Behavioural Responses of Wood Frog (Lithobates Sylvaticus) Tadpoles to Diluted Bitumen
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Denton, Daniel. Behavioural Responses of Wood Frog (Lithobates Sylvaticus) Tadpoles to Diluted Bitumen; A thesis submitted in partial fulfillment of the Honours Thesis Course, Department of Biology, The University of Winnipeg. Winnipeg: University of Winnipeg, 2019.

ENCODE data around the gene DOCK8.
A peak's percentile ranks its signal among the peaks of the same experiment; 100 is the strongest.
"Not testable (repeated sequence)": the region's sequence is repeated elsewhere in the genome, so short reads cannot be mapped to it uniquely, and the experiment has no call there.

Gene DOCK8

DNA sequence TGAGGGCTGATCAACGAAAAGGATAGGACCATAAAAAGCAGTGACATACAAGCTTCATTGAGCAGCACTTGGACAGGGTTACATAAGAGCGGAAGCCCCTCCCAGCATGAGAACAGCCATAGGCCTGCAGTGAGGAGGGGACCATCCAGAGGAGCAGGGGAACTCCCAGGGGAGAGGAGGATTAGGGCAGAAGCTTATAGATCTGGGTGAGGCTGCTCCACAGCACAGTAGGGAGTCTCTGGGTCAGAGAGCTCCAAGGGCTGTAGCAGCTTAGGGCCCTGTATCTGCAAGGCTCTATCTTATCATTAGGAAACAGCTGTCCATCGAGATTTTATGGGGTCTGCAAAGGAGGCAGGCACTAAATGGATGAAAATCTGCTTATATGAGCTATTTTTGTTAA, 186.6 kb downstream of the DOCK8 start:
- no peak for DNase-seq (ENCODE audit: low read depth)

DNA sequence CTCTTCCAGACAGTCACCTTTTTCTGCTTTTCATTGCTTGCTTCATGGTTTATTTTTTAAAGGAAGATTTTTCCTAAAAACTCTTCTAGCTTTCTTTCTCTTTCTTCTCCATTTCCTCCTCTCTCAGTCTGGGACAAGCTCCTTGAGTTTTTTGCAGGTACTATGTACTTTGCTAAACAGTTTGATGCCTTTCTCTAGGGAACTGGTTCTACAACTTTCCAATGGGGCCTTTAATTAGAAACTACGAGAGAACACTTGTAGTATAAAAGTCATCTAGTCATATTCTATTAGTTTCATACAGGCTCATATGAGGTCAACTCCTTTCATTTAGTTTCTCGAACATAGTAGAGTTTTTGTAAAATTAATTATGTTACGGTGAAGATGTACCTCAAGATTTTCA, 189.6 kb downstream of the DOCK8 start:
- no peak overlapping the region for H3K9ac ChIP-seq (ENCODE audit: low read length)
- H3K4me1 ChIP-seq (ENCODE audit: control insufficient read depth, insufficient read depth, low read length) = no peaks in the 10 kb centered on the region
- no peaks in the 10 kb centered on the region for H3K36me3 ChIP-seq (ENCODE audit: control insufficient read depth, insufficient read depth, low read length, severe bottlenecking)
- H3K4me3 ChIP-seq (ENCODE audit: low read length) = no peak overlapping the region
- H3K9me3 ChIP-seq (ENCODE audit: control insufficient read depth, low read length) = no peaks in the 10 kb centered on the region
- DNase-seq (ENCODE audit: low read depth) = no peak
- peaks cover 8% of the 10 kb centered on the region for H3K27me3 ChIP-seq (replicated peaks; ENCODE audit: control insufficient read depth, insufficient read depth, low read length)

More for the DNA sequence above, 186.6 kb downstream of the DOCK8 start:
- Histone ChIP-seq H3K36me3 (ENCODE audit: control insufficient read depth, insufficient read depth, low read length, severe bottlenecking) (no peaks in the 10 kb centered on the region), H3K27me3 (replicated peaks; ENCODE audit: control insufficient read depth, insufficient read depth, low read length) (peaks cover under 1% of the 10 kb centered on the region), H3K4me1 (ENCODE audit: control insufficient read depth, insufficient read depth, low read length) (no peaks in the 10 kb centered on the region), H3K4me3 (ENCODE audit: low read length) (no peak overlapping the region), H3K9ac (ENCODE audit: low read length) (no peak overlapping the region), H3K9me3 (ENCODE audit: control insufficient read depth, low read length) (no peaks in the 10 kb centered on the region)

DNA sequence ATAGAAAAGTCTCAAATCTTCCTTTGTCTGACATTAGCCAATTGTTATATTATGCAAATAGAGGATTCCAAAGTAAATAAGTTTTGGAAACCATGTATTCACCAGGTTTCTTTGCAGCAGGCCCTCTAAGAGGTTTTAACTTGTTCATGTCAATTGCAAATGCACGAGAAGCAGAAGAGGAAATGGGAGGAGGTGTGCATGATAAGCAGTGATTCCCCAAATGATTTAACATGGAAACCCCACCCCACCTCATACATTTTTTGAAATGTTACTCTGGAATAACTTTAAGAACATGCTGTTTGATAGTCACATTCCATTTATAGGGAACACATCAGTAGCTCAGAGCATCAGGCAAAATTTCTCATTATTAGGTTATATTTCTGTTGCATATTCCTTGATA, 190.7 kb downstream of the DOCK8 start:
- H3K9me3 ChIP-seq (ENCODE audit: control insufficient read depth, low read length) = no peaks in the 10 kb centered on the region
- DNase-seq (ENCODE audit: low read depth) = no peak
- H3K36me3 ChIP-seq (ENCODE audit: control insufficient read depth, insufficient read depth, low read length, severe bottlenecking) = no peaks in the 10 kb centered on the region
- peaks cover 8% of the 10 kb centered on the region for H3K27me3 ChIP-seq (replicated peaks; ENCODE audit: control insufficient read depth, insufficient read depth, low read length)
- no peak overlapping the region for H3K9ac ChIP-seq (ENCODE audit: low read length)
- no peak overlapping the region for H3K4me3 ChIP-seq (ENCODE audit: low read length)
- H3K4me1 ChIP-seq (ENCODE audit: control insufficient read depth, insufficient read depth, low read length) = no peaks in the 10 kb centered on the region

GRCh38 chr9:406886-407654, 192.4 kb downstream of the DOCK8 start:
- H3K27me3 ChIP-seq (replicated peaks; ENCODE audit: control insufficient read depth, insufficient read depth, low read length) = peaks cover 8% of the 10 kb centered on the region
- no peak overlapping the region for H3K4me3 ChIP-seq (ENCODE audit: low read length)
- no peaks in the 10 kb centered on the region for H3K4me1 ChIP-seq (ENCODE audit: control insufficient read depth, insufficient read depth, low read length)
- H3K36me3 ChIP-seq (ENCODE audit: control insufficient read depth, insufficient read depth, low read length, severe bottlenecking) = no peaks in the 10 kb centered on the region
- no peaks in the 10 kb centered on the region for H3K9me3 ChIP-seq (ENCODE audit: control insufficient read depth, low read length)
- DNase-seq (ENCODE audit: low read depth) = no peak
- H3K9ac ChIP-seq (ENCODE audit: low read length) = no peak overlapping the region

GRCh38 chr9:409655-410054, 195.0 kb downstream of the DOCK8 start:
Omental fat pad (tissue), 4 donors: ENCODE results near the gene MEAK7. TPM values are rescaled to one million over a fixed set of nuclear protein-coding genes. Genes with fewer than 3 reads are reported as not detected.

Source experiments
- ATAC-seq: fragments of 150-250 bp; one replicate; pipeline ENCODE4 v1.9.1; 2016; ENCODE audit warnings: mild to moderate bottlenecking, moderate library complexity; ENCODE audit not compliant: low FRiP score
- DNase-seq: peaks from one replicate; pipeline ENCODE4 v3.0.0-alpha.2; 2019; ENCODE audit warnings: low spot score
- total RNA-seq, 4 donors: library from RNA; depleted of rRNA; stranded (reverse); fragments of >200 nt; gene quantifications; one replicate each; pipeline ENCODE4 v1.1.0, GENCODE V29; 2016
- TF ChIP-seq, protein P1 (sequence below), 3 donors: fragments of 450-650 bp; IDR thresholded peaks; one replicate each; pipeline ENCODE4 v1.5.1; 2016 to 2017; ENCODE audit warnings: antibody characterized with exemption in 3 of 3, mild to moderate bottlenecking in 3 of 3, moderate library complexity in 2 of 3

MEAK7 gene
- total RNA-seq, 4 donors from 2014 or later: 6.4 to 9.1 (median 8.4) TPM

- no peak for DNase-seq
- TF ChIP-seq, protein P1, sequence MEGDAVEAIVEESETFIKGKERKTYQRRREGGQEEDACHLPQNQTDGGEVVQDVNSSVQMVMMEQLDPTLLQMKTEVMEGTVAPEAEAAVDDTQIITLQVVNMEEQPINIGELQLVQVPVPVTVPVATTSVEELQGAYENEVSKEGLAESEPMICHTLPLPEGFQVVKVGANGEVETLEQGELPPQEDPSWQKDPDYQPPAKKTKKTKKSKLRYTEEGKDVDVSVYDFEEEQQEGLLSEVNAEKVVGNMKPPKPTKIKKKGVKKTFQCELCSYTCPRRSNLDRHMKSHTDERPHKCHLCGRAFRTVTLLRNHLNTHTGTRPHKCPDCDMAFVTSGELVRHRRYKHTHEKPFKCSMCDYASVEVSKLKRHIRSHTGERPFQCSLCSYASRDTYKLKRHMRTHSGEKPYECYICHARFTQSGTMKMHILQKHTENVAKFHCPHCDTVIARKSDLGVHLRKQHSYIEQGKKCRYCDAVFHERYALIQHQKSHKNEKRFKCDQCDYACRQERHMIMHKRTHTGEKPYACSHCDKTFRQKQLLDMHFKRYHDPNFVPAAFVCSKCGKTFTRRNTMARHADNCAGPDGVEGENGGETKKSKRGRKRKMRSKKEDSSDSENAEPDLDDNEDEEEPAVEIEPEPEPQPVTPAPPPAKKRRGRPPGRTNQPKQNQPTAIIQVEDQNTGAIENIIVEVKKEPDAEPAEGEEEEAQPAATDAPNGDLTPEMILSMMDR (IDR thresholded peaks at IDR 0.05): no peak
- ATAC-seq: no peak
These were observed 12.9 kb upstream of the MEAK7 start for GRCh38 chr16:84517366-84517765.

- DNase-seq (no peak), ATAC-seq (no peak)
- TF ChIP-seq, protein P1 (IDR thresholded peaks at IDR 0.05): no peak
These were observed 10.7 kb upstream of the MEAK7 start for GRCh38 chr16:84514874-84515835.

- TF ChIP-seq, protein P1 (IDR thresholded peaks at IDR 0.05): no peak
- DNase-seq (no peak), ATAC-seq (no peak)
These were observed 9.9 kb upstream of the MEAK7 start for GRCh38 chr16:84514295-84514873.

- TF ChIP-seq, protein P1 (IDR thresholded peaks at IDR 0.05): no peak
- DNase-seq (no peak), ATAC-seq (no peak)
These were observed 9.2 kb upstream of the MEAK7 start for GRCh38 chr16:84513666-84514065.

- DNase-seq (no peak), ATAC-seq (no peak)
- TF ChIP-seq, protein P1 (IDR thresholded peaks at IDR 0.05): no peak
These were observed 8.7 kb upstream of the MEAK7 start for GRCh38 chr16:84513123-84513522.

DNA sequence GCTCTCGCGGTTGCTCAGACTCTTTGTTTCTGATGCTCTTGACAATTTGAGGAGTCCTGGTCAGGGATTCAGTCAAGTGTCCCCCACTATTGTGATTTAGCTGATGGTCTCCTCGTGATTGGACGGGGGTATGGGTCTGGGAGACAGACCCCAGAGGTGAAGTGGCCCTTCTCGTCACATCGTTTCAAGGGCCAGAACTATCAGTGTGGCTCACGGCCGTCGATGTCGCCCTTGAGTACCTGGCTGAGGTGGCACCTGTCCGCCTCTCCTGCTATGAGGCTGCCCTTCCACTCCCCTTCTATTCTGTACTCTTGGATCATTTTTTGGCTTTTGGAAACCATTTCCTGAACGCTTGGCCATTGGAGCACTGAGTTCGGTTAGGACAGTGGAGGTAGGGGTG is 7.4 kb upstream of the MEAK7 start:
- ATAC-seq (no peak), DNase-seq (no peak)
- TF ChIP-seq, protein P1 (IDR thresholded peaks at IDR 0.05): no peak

The study of behaviour in ecotoxicology allows for a broader understanding of the effects of pollution in an ecosystem. Amphibians are vulnerable to contaminant exposure, especially during early life stages when they are restricted to a waterbody. Since wood frog (Lithobates sylvaticus) tadpoles are exposed to contamination during diluted bitumen spills, an assessment of the impact of exposure was needed for freshwater systems. As part of the Boreal lake Oil Release Experiment by Additions to Limnocorrals (BOREAL) experiment, diluted bitumen was added to lake mesocosms at the International Institute for Sustainable Development’s Experimental Lake Area near Kenora, Ontario. Water from these mesocosms was transported to separate microcosms in which wood frog (Lithobates sylvaticus) tadpoles were reared from Gosner stage 25. Behavioural assays were conducted every three to four days in a separate arena and video recorded. Space-use, sociality, and activity were quantified across a gradient of exposure to diluted bitumen infused lake water. No relationship between sociality and space use metrics and diluted bitumen concentrations were observed. There was a decrease in activity as diluted bitumen concentration increased, however the relationship between activity and diluted bitumen exposure should be further investigated to determine the physiological basis for this decrease in activity.